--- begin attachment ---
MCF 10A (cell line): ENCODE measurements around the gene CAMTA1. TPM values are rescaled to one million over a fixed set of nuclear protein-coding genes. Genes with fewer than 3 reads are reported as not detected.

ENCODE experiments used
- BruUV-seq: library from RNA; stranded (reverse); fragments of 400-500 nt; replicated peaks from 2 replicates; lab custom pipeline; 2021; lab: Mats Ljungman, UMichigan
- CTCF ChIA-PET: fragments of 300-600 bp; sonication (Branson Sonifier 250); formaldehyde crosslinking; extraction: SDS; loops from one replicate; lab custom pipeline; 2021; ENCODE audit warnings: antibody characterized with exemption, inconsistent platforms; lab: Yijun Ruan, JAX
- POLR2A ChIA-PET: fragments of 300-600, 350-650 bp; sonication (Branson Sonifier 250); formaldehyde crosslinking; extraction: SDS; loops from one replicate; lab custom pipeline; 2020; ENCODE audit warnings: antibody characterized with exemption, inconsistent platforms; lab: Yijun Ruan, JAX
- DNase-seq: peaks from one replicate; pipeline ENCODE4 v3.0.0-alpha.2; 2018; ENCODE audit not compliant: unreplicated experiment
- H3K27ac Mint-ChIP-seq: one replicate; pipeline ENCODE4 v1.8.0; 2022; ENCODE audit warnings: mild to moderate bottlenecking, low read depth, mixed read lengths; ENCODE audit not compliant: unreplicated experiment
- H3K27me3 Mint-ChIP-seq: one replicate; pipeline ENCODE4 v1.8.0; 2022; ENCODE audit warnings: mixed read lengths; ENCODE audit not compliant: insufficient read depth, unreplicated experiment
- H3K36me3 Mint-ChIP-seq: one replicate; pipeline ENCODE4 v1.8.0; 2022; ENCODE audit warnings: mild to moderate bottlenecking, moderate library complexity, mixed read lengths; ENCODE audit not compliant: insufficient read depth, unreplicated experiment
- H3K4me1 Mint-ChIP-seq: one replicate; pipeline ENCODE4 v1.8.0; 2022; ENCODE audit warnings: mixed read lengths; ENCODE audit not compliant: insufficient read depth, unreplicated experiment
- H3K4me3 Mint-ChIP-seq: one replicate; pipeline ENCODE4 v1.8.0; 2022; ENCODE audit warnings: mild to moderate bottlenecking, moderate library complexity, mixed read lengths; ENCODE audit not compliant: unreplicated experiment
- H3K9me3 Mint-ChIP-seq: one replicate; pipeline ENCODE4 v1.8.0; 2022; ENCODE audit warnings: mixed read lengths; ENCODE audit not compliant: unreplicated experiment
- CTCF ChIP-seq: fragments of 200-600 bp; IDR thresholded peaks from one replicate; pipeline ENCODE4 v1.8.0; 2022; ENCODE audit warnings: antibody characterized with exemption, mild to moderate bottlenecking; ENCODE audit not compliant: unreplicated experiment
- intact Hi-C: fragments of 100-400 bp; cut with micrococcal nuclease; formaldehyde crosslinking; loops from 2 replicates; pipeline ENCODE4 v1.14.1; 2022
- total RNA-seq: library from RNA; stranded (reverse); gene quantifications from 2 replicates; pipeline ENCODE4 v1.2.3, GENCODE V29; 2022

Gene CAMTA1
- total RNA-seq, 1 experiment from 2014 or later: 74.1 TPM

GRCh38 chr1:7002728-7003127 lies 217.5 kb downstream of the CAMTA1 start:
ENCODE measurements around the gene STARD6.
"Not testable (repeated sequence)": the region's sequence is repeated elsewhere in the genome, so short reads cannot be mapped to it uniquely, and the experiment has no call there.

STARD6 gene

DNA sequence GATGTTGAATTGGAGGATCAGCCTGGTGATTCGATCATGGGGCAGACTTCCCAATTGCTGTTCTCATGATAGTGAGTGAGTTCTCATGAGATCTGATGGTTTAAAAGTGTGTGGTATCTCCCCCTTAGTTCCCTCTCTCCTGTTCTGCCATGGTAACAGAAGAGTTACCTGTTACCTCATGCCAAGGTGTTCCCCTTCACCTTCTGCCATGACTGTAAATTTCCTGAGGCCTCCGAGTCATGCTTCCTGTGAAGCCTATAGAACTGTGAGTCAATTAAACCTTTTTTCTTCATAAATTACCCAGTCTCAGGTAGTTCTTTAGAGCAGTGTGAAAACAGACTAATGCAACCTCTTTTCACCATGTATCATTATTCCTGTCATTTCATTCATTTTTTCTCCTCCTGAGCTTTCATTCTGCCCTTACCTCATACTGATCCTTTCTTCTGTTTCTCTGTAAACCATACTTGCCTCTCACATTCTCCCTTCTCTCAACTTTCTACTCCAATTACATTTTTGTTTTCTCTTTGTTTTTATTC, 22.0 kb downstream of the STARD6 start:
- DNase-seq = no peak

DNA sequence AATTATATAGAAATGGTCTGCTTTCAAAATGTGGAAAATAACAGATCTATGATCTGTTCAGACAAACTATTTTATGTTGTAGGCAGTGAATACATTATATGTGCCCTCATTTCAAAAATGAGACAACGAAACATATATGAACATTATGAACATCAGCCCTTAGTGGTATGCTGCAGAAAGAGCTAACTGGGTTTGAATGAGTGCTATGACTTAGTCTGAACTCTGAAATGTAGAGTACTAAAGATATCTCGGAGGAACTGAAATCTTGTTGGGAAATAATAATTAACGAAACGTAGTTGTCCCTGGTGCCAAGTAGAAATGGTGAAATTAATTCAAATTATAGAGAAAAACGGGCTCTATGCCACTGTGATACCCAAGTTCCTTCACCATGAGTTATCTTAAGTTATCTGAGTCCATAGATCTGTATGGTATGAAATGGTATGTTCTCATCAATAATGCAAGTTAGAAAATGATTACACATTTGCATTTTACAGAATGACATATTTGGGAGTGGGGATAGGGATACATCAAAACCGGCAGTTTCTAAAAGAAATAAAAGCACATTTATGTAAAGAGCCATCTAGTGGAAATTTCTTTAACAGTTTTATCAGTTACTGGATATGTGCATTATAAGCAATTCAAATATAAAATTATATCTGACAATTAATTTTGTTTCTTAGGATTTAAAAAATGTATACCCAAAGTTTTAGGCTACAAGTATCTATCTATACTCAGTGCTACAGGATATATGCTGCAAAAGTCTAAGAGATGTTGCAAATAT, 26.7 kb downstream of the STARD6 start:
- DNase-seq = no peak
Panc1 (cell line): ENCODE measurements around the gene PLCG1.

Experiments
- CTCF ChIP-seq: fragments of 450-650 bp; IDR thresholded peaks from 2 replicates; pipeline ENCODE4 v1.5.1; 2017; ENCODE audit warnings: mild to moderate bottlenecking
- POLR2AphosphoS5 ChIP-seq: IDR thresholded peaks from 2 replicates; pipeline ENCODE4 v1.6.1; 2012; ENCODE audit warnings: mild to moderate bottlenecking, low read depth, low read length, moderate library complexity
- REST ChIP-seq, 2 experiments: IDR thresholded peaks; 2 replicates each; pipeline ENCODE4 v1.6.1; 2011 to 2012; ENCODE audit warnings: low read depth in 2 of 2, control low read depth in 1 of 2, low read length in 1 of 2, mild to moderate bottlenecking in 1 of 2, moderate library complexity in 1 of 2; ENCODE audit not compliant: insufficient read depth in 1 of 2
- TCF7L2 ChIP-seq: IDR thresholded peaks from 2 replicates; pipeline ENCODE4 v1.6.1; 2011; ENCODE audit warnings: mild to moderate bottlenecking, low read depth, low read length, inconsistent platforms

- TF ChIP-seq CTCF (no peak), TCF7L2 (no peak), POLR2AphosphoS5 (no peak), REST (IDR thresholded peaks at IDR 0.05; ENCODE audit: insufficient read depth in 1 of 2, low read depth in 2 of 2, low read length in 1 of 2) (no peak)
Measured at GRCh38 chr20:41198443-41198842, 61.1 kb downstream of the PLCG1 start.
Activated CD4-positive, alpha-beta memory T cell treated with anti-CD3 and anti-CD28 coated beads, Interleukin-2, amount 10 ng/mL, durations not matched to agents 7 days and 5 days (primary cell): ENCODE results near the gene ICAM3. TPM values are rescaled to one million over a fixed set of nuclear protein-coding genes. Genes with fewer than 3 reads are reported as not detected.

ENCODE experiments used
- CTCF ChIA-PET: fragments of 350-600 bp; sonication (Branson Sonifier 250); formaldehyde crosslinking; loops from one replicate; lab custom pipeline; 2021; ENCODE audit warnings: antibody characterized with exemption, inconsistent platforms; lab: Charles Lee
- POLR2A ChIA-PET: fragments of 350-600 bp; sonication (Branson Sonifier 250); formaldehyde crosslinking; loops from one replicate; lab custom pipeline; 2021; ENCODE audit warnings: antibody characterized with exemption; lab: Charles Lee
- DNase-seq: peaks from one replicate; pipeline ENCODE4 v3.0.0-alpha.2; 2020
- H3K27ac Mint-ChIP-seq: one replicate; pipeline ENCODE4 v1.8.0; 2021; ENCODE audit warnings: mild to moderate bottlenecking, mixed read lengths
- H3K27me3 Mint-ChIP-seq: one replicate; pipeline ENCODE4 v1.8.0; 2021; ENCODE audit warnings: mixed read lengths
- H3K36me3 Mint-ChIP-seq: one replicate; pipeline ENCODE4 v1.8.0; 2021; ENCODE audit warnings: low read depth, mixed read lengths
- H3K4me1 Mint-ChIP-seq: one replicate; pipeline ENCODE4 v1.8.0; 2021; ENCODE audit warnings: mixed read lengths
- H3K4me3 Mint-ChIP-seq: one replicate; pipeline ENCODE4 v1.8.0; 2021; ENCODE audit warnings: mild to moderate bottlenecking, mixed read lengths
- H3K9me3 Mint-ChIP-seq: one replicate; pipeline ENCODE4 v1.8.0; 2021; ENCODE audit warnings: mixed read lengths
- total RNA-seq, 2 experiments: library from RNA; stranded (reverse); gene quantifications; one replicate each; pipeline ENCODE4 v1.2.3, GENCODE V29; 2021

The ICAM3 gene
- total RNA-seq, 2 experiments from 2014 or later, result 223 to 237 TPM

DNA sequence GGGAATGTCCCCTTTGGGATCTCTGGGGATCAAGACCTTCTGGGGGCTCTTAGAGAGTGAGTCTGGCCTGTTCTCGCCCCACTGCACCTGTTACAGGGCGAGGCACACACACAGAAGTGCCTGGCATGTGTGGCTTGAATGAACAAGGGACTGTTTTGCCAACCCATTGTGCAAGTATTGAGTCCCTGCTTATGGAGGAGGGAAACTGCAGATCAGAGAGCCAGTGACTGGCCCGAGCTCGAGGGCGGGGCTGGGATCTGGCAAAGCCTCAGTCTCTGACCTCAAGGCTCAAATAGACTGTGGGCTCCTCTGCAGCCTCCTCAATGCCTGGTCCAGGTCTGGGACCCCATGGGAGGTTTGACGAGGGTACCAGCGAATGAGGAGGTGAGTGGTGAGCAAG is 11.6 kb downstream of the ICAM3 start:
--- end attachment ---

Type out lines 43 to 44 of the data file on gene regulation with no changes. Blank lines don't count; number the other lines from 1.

- H3K4me3 Mint-ChIP-seq: one replicate; pipeline ENCODE4 v1.8.0; 2021; ENCODE audit warnings: mild to moderate bottlenecking, mixed read lengths
- H3K9me3 Mint-ChIP-seq: one replicate; pipeline ENCODE4 v1.8.0; 2021; ENCODE audit warnings: mixed read lengths